As a founder and CEO, Bezos is often invited to speaking events and industry conferences to share his wisdom. Instead of flying into a small town equipped with just your ideas and a fresh suit. At events where you are not even a speaker, there still a ton of things to do, such as speaking with interesting people for a possible hire and enticing them to come to Amazon, getting a gist of what ecommerce trends are catching the fascination of the masses, and so on.
Travel is an inevitable part of Bezos’ life. But he manages to maximize his travel time in true Bezos style. Instead of watching movies or simply chilling on his flights, he brainstorms new ideas, reads up on world affairs and maybe catches some well-deserved shuteye.
Amazon and Bezos both believe in the value of saving time very deeply. This means every new idea for Amazon, is A/B tested live on the site and results can be had in just about an hour after it passes Amazon’s stringent requirements. “You get to accelerate time incredibly with that kind of testing,” Jeff likes to say.
- Dictate your own time, if not every day then at least for two days in the week. Not only will your brain thank you for the welcome change, it will actively work more efficiently on your ‘non-proactive’ days.
- Don’t waste precious time – your daily commute, business travel and more – offer key chunks of time that can be usefully applied to tasks that need some deep thought.
Richard Branson is nearly a universal favorite as the flamboyant serial entrepreneur who began life with a jointly owned record company called Virgin Records.
Branson is surprisingly fit for a sixty plus year old corporate suit. He actually wakes up early at 6:00 a.m. to go running and work out. He claims that his morning workout leaves him feeling recharged and raring to go.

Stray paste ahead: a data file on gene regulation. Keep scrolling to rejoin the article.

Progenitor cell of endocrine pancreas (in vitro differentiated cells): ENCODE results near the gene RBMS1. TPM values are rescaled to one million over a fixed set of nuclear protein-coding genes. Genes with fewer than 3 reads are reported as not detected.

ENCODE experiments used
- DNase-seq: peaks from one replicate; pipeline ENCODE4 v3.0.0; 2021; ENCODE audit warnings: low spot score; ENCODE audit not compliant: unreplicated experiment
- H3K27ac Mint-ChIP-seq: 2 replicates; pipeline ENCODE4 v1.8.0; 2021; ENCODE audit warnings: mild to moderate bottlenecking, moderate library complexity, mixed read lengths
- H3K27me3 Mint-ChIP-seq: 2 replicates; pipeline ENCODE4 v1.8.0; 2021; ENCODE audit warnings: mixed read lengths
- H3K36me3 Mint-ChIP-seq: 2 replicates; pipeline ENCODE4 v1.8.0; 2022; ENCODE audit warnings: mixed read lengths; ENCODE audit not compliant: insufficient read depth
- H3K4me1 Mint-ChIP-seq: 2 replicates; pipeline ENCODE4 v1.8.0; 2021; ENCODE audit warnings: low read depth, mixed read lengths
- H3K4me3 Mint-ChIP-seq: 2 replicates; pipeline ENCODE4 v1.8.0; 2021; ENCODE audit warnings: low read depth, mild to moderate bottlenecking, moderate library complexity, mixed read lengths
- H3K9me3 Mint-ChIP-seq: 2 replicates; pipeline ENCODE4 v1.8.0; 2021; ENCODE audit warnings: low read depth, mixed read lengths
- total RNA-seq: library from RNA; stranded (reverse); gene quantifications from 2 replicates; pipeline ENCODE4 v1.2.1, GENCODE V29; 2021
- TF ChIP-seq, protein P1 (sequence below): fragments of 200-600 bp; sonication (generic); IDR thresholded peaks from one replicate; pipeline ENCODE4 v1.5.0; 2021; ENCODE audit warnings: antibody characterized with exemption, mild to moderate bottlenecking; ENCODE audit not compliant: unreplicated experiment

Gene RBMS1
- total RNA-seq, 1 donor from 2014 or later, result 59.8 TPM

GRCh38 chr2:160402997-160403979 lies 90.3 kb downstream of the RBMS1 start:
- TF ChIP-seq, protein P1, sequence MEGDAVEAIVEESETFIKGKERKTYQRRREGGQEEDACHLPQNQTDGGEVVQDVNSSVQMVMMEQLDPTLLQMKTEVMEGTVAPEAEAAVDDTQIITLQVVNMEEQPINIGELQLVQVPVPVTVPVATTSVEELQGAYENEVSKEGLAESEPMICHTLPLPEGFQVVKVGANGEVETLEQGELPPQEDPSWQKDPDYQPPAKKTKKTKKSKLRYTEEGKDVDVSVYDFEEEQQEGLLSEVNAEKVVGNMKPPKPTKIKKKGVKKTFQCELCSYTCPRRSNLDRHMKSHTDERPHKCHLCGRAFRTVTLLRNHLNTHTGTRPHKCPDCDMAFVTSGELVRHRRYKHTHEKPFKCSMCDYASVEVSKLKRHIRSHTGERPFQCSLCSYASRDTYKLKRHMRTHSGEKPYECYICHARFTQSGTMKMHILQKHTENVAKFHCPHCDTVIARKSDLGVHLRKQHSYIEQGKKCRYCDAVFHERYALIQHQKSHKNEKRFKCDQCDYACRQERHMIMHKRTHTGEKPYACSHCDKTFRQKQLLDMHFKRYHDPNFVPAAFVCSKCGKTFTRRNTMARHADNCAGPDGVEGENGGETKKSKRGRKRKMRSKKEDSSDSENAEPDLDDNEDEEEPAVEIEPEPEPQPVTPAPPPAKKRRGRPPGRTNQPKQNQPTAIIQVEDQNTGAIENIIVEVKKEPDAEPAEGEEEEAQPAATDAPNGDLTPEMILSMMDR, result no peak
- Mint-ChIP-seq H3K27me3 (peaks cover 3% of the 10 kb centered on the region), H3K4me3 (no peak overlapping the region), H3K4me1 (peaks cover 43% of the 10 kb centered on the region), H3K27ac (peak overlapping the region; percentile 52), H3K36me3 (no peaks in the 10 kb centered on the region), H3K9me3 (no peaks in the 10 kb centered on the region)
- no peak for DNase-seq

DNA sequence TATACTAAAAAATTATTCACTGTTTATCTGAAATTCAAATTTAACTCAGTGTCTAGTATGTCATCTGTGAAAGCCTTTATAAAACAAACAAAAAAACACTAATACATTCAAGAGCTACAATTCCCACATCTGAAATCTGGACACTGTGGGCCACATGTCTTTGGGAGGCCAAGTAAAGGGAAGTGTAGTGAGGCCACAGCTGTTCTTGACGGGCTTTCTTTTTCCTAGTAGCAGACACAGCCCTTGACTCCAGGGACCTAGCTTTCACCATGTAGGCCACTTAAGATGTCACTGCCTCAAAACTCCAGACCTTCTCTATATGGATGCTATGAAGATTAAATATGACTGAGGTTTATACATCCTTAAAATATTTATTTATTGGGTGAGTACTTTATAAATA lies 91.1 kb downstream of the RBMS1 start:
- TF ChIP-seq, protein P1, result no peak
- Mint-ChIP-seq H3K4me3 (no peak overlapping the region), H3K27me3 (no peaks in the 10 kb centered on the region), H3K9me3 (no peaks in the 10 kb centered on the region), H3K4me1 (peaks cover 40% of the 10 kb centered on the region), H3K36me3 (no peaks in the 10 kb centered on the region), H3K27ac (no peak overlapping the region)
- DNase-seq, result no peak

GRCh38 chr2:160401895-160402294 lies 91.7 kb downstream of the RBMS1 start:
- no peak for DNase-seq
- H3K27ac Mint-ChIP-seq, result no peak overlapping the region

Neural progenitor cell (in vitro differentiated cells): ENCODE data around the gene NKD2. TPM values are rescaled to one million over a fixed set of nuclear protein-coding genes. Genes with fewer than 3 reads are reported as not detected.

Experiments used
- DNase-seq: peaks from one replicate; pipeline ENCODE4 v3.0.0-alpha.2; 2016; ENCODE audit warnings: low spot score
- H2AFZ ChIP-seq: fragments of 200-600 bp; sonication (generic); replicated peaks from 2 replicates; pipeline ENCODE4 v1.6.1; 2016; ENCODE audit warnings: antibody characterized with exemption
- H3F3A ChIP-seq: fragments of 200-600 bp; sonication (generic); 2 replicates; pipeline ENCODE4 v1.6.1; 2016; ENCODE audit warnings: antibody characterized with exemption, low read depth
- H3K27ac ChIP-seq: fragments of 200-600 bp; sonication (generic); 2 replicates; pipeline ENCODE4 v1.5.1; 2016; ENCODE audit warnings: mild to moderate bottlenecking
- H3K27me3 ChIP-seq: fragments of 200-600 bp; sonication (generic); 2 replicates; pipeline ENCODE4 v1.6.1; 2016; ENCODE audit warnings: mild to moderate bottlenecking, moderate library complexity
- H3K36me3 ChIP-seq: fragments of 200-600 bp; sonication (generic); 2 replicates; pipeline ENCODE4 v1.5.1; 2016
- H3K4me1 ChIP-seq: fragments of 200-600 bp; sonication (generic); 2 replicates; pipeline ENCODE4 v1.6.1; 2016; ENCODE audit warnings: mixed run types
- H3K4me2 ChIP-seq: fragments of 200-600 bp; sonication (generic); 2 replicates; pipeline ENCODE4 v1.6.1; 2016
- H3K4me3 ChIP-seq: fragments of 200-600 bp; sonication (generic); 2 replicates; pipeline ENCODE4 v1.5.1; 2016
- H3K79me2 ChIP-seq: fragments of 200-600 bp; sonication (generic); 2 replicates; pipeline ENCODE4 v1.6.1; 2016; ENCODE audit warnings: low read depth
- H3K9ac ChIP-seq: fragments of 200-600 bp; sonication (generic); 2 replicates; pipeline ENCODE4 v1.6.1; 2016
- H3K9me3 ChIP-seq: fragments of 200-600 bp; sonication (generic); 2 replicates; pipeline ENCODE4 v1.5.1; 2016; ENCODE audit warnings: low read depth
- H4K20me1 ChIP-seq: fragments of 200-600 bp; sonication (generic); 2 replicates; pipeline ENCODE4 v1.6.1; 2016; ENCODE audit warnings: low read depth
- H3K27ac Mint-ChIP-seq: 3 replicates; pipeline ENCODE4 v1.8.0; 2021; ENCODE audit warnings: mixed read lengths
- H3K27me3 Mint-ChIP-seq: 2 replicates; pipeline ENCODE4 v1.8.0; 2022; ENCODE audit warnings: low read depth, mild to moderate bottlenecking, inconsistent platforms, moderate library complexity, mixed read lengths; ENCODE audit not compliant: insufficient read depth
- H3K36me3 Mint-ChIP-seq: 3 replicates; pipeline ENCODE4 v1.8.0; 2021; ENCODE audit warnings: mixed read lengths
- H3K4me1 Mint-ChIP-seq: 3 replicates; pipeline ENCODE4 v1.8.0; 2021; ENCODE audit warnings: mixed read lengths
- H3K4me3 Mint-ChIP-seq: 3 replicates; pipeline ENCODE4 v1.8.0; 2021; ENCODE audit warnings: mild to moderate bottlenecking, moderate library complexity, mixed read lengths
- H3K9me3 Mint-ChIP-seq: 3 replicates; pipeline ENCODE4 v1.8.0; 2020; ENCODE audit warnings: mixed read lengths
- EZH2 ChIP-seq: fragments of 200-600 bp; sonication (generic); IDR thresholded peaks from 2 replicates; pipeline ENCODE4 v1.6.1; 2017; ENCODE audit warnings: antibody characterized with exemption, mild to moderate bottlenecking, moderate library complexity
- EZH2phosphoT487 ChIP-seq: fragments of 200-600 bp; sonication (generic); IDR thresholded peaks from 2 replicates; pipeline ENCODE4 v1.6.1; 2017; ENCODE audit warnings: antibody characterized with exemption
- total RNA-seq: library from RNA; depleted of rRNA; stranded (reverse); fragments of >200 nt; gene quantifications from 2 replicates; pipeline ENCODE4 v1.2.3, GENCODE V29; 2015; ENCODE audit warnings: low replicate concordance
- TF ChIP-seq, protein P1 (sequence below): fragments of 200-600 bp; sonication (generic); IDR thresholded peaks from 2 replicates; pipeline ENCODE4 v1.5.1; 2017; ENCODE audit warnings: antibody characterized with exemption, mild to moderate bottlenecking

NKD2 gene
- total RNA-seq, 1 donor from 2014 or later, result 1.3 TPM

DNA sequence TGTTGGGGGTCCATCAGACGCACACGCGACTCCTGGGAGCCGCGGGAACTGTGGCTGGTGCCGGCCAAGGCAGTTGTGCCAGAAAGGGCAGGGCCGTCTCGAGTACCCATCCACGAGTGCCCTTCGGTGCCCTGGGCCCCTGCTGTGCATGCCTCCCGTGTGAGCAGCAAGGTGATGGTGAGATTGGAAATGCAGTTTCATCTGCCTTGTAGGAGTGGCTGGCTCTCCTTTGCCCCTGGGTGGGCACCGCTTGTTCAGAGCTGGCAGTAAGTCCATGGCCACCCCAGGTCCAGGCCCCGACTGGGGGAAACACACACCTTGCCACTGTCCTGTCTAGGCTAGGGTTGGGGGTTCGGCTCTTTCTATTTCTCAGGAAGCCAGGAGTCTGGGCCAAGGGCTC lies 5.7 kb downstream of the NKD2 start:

After that heart thumping workout, Branson creates a list of things that need doing for the day and gets going on those. This list does not just include official things to do, but also new business ideas, people to speak to, potential new companies waiting to be set up and more on those lines. While making those lists of things to do, Branson makes sure that he includes as many things as can humanly possible to be achieved. In his words, “My interest in life comes from setting myself huge, apparently unachievable challenges and trying to rise above them.”
Finally, he does not let email overwhelm himself. After going through his daily list of 300-400 emails every day, he personally replies to a few immediately. Being a CEO a few times over gives him the option of dictating answers to emails to his assistants and delegate the rest of his emails to the right members on his team.
- Branson’s lists can translate into tasks on a collaboration tool like Wrike and be shared easily with team members to whom you want to delegate tasks.
- Spend some time working out those muscles and your brain ticking each morning. A healthy body harbors a healthy mind. Invest in a fitness band like Fitbit or even one of those watches to keep track of your overall health as well as the calories you burn each day.
Over to You
As Henry Ford once said, “Nothing is particularly hard if you divide it into small jobs.” Managing time is a matter of taking charge of your time instead of being at the mercy of the clock and endless timewasters like email and meetings. Take your pick among the business wisdom from each of these leaders and tell us which one will work best for you!